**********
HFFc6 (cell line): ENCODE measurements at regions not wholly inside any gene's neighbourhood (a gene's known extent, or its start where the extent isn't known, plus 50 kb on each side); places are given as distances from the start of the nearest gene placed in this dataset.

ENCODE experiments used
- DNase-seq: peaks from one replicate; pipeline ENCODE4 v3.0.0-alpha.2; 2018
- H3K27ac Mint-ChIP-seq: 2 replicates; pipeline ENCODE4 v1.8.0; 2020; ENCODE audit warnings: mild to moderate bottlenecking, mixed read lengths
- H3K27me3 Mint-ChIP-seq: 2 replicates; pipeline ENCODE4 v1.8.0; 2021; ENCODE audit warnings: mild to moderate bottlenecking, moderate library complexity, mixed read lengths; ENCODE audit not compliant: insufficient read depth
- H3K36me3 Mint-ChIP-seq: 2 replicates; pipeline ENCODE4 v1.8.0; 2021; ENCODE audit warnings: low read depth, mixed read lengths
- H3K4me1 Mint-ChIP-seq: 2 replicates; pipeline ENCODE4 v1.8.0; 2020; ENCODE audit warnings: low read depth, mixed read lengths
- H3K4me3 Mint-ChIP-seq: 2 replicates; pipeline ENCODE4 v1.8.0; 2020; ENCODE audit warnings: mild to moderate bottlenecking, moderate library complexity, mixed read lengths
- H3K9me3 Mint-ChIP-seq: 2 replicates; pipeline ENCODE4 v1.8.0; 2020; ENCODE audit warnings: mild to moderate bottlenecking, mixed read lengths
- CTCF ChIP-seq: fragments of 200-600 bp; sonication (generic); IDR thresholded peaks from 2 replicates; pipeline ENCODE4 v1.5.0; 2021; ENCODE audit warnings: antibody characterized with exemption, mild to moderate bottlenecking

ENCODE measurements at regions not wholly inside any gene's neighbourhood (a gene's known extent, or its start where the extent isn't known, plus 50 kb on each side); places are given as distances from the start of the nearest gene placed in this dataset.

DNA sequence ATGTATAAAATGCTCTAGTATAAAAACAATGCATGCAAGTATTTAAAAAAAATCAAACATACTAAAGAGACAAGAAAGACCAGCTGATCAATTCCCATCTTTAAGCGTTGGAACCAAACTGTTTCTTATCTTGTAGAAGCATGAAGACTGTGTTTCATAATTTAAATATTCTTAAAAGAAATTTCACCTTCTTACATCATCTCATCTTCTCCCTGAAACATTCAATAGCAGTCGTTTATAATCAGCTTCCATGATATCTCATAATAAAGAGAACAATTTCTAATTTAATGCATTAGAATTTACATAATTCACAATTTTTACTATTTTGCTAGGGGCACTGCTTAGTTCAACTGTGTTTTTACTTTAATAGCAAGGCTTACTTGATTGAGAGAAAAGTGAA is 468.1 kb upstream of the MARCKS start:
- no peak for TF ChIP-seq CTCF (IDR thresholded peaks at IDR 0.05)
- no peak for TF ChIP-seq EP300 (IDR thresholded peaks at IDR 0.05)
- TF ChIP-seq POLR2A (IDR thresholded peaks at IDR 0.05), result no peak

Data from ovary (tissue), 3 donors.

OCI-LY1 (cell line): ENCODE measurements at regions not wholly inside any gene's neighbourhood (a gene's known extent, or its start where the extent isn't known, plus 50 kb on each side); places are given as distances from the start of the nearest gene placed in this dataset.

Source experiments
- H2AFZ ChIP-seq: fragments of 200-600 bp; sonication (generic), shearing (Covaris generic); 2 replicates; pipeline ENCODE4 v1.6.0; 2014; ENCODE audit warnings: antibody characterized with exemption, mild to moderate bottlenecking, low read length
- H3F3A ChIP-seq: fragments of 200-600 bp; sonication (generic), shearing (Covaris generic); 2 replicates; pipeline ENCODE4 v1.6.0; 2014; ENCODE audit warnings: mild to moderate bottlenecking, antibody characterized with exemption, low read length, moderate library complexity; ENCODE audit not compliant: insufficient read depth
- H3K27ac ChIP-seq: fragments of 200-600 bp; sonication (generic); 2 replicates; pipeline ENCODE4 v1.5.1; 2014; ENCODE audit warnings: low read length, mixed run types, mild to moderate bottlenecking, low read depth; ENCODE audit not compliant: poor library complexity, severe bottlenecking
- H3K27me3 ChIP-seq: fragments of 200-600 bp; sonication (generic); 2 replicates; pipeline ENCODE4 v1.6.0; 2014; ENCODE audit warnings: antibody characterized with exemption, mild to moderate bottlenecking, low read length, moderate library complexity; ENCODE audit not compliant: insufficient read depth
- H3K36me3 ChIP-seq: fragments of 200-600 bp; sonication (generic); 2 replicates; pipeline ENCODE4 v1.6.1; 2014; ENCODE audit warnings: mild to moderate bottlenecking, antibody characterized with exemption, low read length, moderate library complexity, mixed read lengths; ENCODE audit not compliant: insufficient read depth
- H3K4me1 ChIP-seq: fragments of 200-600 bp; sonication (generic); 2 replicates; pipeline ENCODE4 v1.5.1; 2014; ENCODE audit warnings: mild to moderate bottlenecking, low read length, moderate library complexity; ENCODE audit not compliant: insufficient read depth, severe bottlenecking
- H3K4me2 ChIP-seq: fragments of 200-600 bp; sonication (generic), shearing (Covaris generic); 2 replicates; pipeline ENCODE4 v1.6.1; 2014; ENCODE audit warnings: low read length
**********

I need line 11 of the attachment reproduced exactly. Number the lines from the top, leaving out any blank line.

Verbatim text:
ENCODE measurements at regions not wholly inside any gene's neighbourhood (a gene's known extent, or its start where the extent isn't known, plus 50 kb on each side); places are given as distances from the start of the nearest gene placed in this dataset.